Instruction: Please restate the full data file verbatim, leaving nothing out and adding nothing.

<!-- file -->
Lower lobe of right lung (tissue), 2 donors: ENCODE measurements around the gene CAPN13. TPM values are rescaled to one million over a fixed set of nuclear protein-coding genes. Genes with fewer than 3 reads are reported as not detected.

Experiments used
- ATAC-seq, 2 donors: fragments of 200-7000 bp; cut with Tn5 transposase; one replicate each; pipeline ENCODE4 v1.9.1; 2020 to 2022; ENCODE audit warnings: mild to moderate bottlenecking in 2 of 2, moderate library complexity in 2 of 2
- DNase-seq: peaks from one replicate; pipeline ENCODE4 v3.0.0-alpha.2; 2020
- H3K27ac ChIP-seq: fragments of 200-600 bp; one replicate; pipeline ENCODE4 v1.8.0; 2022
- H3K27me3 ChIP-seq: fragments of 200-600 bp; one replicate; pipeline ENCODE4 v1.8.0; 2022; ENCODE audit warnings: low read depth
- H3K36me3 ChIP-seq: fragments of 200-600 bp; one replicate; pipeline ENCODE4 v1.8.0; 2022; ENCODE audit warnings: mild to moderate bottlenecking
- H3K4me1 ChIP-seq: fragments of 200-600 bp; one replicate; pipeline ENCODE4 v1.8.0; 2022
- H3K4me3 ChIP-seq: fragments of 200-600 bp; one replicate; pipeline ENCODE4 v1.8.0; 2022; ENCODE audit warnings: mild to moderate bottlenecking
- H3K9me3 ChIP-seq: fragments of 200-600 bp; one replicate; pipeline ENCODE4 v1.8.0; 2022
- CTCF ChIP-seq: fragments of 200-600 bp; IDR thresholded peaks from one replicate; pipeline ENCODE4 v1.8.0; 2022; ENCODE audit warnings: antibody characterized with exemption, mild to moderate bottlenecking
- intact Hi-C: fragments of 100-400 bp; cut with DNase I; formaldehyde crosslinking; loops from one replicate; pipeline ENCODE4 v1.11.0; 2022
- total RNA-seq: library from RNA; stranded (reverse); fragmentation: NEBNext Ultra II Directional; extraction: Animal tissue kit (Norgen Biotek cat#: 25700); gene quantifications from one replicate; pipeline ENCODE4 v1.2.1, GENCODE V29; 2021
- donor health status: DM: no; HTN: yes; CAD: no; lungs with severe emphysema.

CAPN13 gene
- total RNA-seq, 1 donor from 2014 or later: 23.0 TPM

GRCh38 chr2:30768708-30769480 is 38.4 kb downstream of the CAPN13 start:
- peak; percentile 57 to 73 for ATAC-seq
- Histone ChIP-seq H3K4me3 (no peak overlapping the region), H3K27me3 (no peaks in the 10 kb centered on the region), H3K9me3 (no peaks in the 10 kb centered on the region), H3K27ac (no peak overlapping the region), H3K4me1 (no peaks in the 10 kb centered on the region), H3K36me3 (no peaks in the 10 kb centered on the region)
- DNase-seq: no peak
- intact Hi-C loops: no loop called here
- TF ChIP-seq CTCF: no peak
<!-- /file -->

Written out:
Lower lobe of right lung (tissue), 2 donors: ENCODE measurements around the gene CAPN13. TPM values are rescaled to one million over a fixed set of nuclear protein-coding genes. Genes with fewer than 3 reads are reported as not detected.

Experiments used
- ATAC-seq, 2 donors: fragments of 200-7000 bp; cut with Tn5 transposase; one replicate each; pipeline ENCODE4 v1.9.1; 2020 to 2022; ENCODE audit warnings: mild to moderate bottlenecking in 2 of 2, moderate library complexity in 2 of 2
- DNase-seq: peaks from one replicate; pipeline ENCODE4 v3.0.0-alpha.2; 2020
- H3K27ac ChIP-seq: fragments of 200-600 bp; one replicate; pipeline ENCODE4 v1.8.0; 2022
- H3K27me3 ChIP-seq: fragments of 200-600 bp; one replicate; pipeline ENCODE4 v1.8.0; 2022; ENCODE audit warnings: low read depth
- H3K36me3 ChIP-seq: fragments of 200-600 bp; one replicate; pipeline ENCODE4 v1.8.0; 2022; ENCODE audit warnings: mild to moderate bottlenecking
- H3K4me1 ChIP-seq: fragments of 200-600 bp; one replicate; pipeline ENCODE4 v1.8.0; 2022
- H3K4me3 ChIP-seq: fragments of 200-600 bp; one replicate; pipeline ENCODE4 v1.8.0; 2022; ENCODE audit warnings: mild to moderate bottlenecking
- H3K9me3 ChIP-seq: fragments of 200-600 bp; one replicate; pipeline ENCODE4 v1.8.0; 2022
- CTCF ChIP-seq: fragments of 200-600 bp; IDR thresholded peaks from one replicate; pipeline ENCODE4 v1.8.0; 2022; ENCODE audit warnings: antibody characterized with exemption, mild to moderate bottlenecking
- intact Hi-C: fragments of 100-400 bp; cut with DNase I; formaldehyde crosslinking; loops from one replicate; pipeline ENCODE4 v1.11.0; 2022
- total RNA-seq: library from RNA; stranded (reverse); fragmentation: NEBNext Ultra II Directional; extraction: Animal tissue kit (Norgen Biotek cat#: 25700); gene quantifications from one replicate; pipeline ENCODE4 v1.2.1, GENCODE V29; 2021
- donor health status: DM: no; HTN: yes; CAD: no; lungs with severe emphysema.

CAPN13 gene
- total RNA-seq, 1 donor from 2014 or later: 23.0 TPM

GRCh38 chr2:30768708-30769480 is 38.4 kb downstream of the CAPN13 start:
- peak; percentile 57 to 73 for ATAC-seq
- Histone ChIP-seq H3K4me3 (no peak overlapping the region), H3K27me3 (no peaks in the 10 kb centered on the region), H3K9me3 (no peaks in the 10 kb centered on the region), H3K27ac (no peak overlapping the region), H3K4me1 (no peaks in the 10 kb centered on the region), H3K36me3 (no peaks in the 10 kb centered on the region)
- DNase-seq: no peak
- intact Hi-C loops: no loop called here
- TF ChIP-seq CTCF: no peak